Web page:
There's a significant school of thought that... Windows' success happened because of Solitaire - Wendy M. Grossman
IF YOU'VE EVER FACED the problem of how to fit your entire family around the table for Christmas dinner, then spare a thought for the staff of HP, who are about to face the problem on a grand scale.
The problem recently arose when HP CEO Meg Whitman, writing from her desk in her corner office, announced that telecommuting will cease within the firm.
Her logic for this was "aimed at instigating a cultural shift that will help create a more connected workforce and drive greater collaboration and innovation". It's a worthy sentiment on the face of it, but the reality is a bit different, because HP doesn't have nearly enough office space.
It turns out that 80,000 HP employees have been telecommuting, and suddenly its facilities department has to accomodate them all.
The communique from Whitman went on to say, "During this critical turnaround period, HP needs all hands on deck."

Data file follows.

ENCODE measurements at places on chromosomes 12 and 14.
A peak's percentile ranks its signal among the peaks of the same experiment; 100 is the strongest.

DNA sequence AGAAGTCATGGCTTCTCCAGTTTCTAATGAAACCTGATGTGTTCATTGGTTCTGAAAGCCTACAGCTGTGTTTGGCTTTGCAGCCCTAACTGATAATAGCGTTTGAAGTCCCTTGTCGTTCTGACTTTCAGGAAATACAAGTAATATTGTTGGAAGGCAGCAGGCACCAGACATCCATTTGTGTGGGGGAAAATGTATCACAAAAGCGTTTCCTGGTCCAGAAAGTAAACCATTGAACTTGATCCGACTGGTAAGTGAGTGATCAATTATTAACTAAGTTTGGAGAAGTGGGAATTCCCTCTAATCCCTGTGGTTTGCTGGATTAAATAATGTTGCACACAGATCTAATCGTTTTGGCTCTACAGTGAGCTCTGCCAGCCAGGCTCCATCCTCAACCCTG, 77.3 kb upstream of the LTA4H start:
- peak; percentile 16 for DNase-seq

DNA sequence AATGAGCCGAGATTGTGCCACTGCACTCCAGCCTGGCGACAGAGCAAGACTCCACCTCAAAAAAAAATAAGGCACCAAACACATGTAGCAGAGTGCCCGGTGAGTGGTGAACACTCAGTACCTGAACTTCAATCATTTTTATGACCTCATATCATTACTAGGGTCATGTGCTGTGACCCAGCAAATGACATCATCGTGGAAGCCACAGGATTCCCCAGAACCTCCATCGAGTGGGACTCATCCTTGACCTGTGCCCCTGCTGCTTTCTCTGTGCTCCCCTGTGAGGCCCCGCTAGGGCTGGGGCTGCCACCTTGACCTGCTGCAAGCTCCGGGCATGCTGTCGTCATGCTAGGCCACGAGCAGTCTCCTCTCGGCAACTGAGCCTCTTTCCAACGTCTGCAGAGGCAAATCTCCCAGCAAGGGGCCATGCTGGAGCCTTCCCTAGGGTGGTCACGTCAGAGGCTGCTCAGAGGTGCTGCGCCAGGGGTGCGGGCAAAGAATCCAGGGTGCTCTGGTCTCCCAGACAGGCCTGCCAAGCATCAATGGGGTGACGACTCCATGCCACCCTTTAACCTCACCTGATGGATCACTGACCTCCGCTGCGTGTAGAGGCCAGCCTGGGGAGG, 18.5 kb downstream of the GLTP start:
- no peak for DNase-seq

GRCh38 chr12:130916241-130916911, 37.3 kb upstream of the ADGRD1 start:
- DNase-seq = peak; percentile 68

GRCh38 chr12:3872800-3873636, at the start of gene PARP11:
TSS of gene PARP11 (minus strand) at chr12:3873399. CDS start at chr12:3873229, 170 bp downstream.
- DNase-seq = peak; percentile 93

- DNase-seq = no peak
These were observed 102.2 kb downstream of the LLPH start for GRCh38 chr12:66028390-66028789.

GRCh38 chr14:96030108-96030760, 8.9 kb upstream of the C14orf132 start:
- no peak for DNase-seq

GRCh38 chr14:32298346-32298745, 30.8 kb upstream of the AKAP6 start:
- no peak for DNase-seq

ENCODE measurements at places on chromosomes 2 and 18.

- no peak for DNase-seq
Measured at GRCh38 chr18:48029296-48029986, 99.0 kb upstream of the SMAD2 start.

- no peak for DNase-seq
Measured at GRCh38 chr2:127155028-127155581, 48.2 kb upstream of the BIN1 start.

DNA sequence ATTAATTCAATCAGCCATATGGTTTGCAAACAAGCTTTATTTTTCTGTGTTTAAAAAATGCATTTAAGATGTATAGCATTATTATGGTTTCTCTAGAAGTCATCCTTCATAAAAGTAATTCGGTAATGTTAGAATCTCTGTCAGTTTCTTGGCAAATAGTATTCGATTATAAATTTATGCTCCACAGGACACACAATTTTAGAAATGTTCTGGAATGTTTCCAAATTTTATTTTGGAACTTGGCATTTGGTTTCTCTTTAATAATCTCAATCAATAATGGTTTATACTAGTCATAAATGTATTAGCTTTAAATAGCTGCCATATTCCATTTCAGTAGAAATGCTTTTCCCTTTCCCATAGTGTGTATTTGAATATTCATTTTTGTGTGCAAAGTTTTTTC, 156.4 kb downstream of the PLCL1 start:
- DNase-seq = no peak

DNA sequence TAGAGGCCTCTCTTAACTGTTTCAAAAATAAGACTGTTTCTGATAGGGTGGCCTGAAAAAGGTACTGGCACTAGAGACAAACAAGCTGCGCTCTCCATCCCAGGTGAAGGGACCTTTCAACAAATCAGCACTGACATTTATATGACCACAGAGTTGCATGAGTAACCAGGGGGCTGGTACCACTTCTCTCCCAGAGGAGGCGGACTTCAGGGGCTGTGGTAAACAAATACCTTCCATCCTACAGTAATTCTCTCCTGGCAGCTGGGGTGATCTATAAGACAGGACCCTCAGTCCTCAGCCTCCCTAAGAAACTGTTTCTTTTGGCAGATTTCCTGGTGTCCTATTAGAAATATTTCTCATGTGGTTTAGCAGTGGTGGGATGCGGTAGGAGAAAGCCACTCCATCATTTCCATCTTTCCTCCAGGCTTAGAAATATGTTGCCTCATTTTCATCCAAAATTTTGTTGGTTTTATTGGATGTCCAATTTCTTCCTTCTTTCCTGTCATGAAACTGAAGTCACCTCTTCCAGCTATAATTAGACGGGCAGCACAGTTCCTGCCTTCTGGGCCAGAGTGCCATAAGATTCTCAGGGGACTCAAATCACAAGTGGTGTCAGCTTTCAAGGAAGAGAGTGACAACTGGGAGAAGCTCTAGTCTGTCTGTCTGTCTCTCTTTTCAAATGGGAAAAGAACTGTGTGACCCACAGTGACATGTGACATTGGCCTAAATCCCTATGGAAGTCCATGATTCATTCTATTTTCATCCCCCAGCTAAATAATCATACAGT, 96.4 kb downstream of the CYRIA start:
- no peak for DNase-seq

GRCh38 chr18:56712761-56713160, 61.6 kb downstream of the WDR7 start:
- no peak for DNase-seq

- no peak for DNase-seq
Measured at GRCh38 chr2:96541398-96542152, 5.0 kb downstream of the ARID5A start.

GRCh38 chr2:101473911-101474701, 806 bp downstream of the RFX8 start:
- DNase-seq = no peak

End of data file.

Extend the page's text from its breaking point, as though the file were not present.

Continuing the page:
The INQUIRER would pay good money to be a fly on the wall on the morning when 80,000 employees turn up asking where they can put their coffee mugs and photos of their children. A more accurate description would be "we're aiming to break the Guiness World Record for the biggest game of musical chairs in history".
She added, "We now need to build a stronger culture of engagement and collaboration and the more employees we get into the office the better company we will be."
It's an interesting idea, although we suspect that it's more likely to cause riots in which the weaker employees are crushed, leaving a leaner, fitter, Darwin approved workforce ready to occupy the available desks and allowing HP to dramatically reduce its staffing footprint without having to make redundancy payments.
She's a clever one, that Whitman. µ
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